The wife of Bath's bele chose

    Research output: Contribution to journalReview article

    Abstract

    The Wife of Bath's famous erudition, resistance to authority, and unapologetic sexuality all come together in one of Chaucer's epithets for her private parts. Bele chose (beautiful thing) occurs only three times: in Chaucer's prologue to the Wife of Bath's Tale, in a Middle English translation of a Latin medical text, and-the present paper argues-in the Roman de la Rose. Chaucer uses the term as a deliberate repudiation of pudendum (shameful thing), a term that he does not use but which was undoubtedly known to him through several classical and medieval sources. A survey of all Chaucer's euphemisms for private parts in the Wife of Bath's Prologue contextualizes the discussion.

    Original languageEnglish (US)
    Pages (from-to)336-349
    Number of pages14
    JournalChaucer Review
    Volume53
    Issue number3
    StatePublished - Jan 1 2018

    Fingerprint

    Bath
    Wives
    Geoffrey Chaucer
    Prolog
    Sexuality
    Latin Language
    English Translation
    Beautiful Things
    Euphemism
    Middle English
    Authority
    Roman De La Rose
    Repudiation
    Erudition
    Medieval Period
    Epithet
    Medical Texts

    Keywords

    • Bele chose
    • Genitalia
    • Roman de la Rose
    • Sexuality
    • Trotu la
    • Wife of Bath's Prologue

    ASJC Scopus subject areas

    • Literature and Literary Theory

    Cite this

    The wife of Bath's bele chose. / Bjork, Robert.

    In: Chaucer Review, Vol. 53, No. 3, 01.01.2018, p. 336-349.

    Research output: Contribution to journalReview article

    Bjork, R 2018, 'The wife of Bath's bele chose' Chaucer Review, vol. 53, no. 3, pp. 336-349.
    Bjork, Robert. / The wife of Bath's bele chose. In: Chaucer Review. 2018 ; Vol. 53, No. 3. pp. 336-349.
    @article{8e055831420b450581a90742973af34a,
    title = "The wife of Bath's bele chose",
    abstract = "The Wife of Bath's famous erudition, resistance to authority, and unapologetic sexuality all come together in one of Chaucer's epithets for her private parts. Bele chose (beautiful thing) occurs only three times: in Chaucer's prologue to the Wife of Bath's Tale, in a Middle English translation of a Latin medical text, and-the present paper argues-in the Roman de la Rose. Chaucer uses the term as a deliberate repudiation of pudendum (shameful thing), a term that he does not use but which was undoubtedly known to him through several classical and medieval sources. A survey of all Chaucer's euphemisms for private parts in the Wife of Bath's Prologue contextualizes the discussion.",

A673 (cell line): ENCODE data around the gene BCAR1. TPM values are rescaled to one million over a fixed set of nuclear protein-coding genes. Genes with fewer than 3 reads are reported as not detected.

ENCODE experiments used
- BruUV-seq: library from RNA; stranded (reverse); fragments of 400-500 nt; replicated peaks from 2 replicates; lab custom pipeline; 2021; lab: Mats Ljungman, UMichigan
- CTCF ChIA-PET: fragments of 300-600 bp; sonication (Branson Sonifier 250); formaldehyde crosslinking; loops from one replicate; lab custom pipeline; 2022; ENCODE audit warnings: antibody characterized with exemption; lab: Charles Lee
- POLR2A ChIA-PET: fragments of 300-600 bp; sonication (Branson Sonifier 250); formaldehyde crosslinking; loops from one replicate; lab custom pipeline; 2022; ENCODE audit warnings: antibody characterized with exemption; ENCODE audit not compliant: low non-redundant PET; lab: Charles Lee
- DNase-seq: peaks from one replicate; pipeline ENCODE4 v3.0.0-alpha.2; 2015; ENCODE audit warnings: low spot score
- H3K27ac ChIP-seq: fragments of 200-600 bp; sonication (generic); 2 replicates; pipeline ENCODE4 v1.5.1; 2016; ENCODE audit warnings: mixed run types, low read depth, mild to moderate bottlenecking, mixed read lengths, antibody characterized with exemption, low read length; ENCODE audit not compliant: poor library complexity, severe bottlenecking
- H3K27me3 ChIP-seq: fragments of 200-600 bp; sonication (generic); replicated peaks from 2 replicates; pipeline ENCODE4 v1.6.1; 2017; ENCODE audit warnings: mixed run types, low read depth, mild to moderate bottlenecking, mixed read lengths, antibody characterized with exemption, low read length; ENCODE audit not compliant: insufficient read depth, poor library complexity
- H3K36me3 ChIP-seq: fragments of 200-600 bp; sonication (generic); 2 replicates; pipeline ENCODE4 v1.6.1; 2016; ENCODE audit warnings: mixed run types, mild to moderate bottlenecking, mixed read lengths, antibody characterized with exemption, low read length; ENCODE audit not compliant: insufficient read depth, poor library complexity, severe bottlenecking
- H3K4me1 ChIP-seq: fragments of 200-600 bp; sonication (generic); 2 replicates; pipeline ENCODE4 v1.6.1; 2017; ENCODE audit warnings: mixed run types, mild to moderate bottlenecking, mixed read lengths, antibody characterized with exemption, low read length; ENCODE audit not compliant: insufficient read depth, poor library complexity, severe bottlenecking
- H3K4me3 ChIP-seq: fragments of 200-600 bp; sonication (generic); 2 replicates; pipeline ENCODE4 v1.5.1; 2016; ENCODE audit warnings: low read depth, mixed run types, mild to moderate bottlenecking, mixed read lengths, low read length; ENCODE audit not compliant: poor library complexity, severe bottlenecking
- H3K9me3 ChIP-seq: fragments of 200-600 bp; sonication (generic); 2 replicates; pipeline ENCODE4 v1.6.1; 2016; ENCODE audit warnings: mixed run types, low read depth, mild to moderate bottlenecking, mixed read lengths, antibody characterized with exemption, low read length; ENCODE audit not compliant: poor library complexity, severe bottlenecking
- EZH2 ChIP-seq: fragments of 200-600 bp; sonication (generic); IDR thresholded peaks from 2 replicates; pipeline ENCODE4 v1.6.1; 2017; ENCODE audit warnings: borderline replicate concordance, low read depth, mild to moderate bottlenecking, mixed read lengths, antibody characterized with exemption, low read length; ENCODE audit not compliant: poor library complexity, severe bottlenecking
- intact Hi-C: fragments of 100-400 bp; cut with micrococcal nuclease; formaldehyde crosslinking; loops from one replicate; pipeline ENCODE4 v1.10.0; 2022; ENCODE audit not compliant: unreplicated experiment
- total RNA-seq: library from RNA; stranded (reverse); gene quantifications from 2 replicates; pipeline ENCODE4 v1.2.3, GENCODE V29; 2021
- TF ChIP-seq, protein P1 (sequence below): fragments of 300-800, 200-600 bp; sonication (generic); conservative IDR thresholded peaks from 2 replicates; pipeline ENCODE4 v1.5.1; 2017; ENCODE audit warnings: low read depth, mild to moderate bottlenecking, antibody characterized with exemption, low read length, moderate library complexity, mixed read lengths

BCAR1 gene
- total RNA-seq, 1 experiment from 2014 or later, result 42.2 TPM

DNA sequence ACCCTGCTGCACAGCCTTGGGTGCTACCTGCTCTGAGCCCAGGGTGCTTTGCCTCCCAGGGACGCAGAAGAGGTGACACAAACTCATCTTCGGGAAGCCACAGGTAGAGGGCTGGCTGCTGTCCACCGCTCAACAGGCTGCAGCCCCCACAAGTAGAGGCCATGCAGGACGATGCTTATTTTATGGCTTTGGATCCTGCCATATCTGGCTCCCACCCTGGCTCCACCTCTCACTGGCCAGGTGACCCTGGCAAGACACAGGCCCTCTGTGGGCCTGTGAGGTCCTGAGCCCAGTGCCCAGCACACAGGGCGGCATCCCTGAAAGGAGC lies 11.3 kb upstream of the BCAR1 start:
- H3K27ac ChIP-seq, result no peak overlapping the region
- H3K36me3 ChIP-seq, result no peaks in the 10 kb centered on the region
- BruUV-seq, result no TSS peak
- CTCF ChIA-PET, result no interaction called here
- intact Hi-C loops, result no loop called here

keywords = "Bele chose, Genitalia, Roman de la Rose, Sexuality, Trotu la, Wife of Bath's Prologue",
    author = "Robert Bjork",
    year = "2018",
    month = "1",
    day = "1",
    language = "English (US)",
    volume = "53",
    pages = "336--349",
    journal = "The Chaucer Review",
    issn = "0009-2002",
    publisher = "Penn State University Press",
    number = "3",

    }

    TY - JOUR

    T1 - The wife of Bath's bele chose

    AU - Bjork, Robert

    PY - 2018/1/1

    Y1 - 2018/1/1

    N2 - The Wife of Bath's famous erudition, resistance to authority, and unapologetic sexuality all come together in one of Chaucer's epithets for her private parts. Bele chose (beautiful thing) occurs only three times: in Chaucer's prologue to the Wife of Bath's Tale, in a Middle English translation of a Latin medical text, and-the present paper argues-in the Roman de la Rose. Chaucer uses the term as a deliberate repudiation of pudendum (shameful thing), a term that he does not use but which was undoubtedly known to him through several classical and medieval sources. A survey of all Chaucer's euphemisms for private parts in the Wife of Bath's Prologue contextualizes the discussion.

    AB - The Wife of Bath's famous erudition, resistance to authority, and unapologetic sexuality all come together in one of Chaucer's epithets for her private parts. Bele chose (beautiful thing) occurs only three times: in Chaucer's prologue to the Wife of Bath's Tale, in a Middle English translation of a Latin medical text, and-the present paper argues-in the Roman de la Rose. Chaucer uses the term as a deliberate repudiation of pudendum (shameful thing), a term that he does not use but which was undoubtedly known to him through several classical and medieval sources. A survey of all Chaucer's euphemisms for private parts in the Wife of Bath's Prologue contextualizes the discussion.

    KW - Bele chose

    KW - Genitalia

    KW - Roman de la Rose

    KW - Sexuality

    KW - Trotu la

    KW - Wife of Bath's Prologue

    UR - http://www.scopus.com/inward/record.url?scp=85050186426&partnerID=8YFLogxK

    UR - http://www.scopus.com/inward/citedby.url?scp=85050186426&partnerID=8YFLogxK

    M3 - Review article

    VL - 53

    SP - 336

    EP - 349

    JO - The Chaucer Review

    JF - The Chaucer Review

    SN - 0009-2002

    IS - 3

    ER -